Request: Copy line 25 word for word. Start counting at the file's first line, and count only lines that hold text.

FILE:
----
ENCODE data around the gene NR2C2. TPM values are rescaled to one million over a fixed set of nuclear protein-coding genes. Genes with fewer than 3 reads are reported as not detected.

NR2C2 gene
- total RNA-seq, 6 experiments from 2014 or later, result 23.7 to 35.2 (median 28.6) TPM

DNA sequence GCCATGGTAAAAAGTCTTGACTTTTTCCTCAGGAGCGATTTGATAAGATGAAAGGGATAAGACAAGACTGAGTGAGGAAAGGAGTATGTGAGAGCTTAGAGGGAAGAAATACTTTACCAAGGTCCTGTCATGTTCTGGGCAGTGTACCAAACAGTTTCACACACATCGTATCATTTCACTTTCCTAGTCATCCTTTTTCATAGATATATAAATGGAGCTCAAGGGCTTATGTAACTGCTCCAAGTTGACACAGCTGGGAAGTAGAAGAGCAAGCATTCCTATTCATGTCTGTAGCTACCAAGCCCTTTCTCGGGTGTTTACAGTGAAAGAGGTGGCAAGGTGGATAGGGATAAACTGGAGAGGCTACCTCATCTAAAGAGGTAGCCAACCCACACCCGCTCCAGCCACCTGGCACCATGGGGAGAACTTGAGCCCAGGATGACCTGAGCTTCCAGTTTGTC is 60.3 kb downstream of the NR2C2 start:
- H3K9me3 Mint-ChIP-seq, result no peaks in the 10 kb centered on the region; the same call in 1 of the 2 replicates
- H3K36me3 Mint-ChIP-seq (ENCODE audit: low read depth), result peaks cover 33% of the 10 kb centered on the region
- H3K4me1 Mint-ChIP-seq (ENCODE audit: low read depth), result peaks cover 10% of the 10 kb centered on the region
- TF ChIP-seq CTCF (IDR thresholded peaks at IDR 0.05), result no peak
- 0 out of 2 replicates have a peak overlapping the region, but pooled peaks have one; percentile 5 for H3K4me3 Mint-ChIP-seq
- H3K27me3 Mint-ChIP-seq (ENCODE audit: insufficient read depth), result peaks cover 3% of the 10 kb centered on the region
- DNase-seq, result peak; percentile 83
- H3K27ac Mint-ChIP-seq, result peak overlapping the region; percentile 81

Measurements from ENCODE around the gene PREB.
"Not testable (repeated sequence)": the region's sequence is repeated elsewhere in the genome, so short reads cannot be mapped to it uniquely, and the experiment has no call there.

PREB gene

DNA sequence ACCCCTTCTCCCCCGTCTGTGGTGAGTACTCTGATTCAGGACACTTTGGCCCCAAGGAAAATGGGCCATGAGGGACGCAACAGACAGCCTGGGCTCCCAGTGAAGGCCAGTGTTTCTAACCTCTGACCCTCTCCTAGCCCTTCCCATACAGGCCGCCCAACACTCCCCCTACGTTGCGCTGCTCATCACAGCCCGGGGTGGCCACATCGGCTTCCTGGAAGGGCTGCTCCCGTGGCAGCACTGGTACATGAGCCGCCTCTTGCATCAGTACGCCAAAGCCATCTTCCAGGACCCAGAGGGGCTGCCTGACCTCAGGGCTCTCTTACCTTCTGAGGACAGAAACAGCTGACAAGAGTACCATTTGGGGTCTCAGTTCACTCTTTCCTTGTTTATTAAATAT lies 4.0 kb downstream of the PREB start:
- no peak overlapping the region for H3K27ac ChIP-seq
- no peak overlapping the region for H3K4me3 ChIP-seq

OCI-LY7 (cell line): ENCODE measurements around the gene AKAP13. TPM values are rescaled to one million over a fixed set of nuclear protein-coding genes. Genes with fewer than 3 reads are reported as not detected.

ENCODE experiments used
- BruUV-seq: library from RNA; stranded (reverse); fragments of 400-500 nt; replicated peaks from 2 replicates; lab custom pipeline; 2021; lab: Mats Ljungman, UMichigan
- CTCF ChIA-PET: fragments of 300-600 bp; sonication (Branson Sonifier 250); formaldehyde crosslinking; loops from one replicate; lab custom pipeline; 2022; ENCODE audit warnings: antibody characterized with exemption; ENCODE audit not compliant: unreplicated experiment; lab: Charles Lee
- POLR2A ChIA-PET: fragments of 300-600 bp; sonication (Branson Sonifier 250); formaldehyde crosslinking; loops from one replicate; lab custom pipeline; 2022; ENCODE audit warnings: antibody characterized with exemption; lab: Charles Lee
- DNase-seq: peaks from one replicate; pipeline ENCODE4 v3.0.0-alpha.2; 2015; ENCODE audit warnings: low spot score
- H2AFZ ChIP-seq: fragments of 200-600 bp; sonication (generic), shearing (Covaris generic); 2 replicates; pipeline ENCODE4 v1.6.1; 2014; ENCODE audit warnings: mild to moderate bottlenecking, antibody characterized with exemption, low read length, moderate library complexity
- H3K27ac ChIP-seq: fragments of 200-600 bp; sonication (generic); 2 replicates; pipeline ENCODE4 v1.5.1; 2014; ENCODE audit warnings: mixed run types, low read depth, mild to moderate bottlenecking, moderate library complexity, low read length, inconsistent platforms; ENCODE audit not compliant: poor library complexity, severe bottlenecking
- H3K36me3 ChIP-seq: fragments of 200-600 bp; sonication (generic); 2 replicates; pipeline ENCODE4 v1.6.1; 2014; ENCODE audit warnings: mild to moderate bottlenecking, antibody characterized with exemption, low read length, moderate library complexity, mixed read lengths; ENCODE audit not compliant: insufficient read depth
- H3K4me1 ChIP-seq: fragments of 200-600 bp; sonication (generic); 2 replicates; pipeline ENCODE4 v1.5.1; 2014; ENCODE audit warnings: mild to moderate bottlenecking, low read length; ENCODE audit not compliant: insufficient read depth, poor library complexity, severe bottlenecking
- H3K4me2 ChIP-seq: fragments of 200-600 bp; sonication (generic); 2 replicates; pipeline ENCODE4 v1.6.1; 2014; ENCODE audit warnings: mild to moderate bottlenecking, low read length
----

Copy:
- H2AFZ ChIP-seq: fragments of 200-600 bp; sonication (generic), shearing (Covaris generic); 2 replicates; pipeline ENCODE4 v1.6.1; 2014; ENCODE audit warnings: mild to moderate bottlenecking, antibody characterized with exemption, low read length, moderate library complexity